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Mick Jagger Kindle Edition

4.2 out of 5 stars 57 customer reviews

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Length: 1037 pages Word Wise: Enabled Enhanced Typesetting: Enabled
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‘Commendable thoroughness, engaging wit and boundless energy, much as Jagger has shown over the decades’ Mail on Sunday

‘Hugely readable’ The Guardian

‘One of Norman’s triumphs in Mick Jagger is to chart the decade’s evolution as well as his progress within it’ Sunday Express

‘The most ambitious and comprehensive Jagger biography to date’ Rolling Stone

'Extremely well researched' Rolling Stone

‘Barnstorming…Norman has ploughed this terrain for much of his career, and brings to his subject both a deep fascination with the ecology of rock'n'roll plus a sharp eye for its absurdities’ The Observer

‘Norman’s book reads like a thrill ride. He captures as well as anybody that magical combination of youth, talent and low rent that would eventually become the Rolling Stones’ The New York Times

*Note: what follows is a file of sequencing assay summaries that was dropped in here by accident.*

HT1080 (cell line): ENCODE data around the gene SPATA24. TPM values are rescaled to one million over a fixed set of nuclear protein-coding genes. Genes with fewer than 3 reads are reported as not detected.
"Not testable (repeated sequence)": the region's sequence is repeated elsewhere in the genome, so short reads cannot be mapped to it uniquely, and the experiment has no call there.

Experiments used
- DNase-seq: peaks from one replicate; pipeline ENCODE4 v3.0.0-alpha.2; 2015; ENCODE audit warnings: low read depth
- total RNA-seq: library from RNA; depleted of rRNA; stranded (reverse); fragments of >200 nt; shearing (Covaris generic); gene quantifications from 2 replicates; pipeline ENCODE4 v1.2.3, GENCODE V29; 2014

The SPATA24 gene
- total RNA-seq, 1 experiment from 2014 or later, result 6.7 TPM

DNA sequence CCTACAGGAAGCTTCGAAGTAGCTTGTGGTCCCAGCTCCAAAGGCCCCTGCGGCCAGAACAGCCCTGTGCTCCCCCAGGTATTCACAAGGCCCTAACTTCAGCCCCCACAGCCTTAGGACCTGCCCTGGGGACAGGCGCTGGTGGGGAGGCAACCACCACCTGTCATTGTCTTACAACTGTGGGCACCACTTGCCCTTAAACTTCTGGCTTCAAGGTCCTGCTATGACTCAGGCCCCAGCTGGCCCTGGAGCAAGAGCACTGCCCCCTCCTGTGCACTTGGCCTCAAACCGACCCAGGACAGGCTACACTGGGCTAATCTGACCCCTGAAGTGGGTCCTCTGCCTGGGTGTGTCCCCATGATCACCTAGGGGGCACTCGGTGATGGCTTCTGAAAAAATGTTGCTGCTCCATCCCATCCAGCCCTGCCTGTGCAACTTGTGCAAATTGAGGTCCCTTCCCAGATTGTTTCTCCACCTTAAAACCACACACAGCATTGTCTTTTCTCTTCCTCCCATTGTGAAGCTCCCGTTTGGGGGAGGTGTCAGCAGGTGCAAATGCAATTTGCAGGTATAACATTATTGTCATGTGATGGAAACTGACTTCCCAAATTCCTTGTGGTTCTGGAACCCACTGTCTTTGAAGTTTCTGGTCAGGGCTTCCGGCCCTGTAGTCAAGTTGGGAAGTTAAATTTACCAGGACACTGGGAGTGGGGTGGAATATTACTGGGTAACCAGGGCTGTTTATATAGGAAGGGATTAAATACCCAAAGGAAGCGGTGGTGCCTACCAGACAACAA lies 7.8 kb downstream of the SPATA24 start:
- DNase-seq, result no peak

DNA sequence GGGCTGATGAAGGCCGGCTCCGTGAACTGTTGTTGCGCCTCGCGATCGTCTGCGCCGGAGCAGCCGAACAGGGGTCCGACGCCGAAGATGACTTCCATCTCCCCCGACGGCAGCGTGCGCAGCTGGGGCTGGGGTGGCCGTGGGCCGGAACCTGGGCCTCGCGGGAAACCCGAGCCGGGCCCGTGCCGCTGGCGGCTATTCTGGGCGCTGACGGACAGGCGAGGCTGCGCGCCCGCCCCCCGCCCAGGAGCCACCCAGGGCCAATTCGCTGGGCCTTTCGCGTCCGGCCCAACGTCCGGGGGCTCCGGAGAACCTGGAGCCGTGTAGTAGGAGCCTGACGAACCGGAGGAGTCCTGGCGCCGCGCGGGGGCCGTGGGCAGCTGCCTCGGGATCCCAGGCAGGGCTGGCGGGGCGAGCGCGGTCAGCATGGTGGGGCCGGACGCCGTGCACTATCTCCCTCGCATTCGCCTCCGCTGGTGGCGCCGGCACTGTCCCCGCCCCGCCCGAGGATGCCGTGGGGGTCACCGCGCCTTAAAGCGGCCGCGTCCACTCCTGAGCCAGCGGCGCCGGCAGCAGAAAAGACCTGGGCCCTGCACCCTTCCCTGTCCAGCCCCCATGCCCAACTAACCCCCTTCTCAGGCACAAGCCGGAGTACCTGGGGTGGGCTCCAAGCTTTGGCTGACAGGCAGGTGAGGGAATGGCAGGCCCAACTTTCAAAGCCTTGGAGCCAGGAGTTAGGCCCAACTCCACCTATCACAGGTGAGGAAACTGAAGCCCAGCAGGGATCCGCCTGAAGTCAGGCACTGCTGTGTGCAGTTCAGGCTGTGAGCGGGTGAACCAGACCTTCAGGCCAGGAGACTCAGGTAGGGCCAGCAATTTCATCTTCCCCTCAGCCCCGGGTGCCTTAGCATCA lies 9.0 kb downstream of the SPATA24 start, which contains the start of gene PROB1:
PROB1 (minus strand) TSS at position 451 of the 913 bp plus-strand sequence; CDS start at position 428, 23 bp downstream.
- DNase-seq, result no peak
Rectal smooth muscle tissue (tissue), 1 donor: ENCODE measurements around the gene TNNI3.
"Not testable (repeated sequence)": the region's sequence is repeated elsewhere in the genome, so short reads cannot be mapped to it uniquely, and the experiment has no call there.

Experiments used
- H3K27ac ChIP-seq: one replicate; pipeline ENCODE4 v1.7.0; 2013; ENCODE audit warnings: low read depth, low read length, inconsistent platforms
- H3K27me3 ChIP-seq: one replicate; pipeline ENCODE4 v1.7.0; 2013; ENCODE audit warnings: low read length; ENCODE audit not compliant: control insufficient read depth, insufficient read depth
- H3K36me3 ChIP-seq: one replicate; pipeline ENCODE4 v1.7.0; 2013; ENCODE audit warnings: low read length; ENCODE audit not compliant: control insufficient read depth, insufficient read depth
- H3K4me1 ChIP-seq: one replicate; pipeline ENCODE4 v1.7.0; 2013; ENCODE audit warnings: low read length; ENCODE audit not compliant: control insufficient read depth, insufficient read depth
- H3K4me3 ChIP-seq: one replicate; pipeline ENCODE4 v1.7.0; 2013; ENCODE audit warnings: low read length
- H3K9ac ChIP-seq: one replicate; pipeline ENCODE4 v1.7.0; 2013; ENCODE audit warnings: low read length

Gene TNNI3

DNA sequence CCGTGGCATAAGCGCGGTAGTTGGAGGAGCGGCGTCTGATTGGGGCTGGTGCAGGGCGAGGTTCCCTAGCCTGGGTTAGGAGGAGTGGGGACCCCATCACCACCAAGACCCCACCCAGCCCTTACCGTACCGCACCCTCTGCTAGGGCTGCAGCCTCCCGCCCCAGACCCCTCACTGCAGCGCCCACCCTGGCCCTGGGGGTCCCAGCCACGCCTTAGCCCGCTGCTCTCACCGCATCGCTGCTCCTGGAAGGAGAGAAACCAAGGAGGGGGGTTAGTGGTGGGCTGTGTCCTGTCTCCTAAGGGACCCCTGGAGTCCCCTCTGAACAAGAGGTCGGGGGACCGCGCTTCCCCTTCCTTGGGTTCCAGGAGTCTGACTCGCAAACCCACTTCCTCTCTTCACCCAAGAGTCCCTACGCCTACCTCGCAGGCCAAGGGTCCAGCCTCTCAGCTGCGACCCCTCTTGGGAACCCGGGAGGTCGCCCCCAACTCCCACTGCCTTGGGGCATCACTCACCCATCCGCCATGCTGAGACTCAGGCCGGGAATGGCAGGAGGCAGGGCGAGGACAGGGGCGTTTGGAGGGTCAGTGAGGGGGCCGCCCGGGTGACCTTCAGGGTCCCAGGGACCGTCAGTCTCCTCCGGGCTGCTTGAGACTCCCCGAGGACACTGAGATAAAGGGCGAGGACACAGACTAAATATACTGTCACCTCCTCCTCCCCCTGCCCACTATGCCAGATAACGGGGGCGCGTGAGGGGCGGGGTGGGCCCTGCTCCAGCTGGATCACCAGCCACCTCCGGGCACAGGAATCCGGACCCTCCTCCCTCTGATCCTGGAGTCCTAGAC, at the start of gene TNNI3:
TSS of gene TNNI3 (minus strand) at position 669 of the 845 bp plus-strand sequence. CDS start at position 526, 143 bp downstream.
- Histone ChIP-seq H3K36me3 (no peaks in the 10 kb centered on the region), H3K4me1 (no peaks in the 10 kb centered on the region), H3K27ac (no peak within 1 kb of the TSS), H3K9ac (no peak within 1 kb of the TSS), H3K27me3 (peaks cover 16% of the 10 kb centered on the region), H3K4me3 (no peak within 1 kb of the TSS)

Reviews for John Lennon: The Life

‘Can there be more to find out (about Lennon)? And, can Philip Norman, the author of the new 300,000 word John Lennon: The Life, be serious when he tells The Word magazine, "Lennon deserves a real biography, as if he were John Keats or Mahatma Ghandi. Not a pop person but a major towering presence in his century?"  The answer to both questions is empahatically yes…And yes, Norman has unearthed some startling things.’
The Independent

The New Statesman

'Philip Norman's style is compelling',
Irish Times

‘Meticulously researched, compulsively readable book.’
Sunday Times Culture magazine

Product details

  • Format: Kindle Edition
  • File Size: 39258 KB
  • Print Length: 1037 pages
  • Page Numbers Source ISBN: 0062201530
  • Publisher: HarperCollins (2 Oct. 2012)
  • Sold by: Amazon Media EU S.à r.l.
  • Language: English
  • ASIN: B007UK9JQ4
  • Text-to-Speech: Enabled
  • X-Ray:
  • Word Wise: Enabled
  • Enhanced Typesetting: Enabled
  • Average Customer Review: 4.2 out of 5 stars 57 customer reviews
  • Amazon Bestsellers Rank: #65,753 Paid in Kindle Store (See Top 100 Paid in Kindle Store)
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Customer Reviews

Top Customer Reviews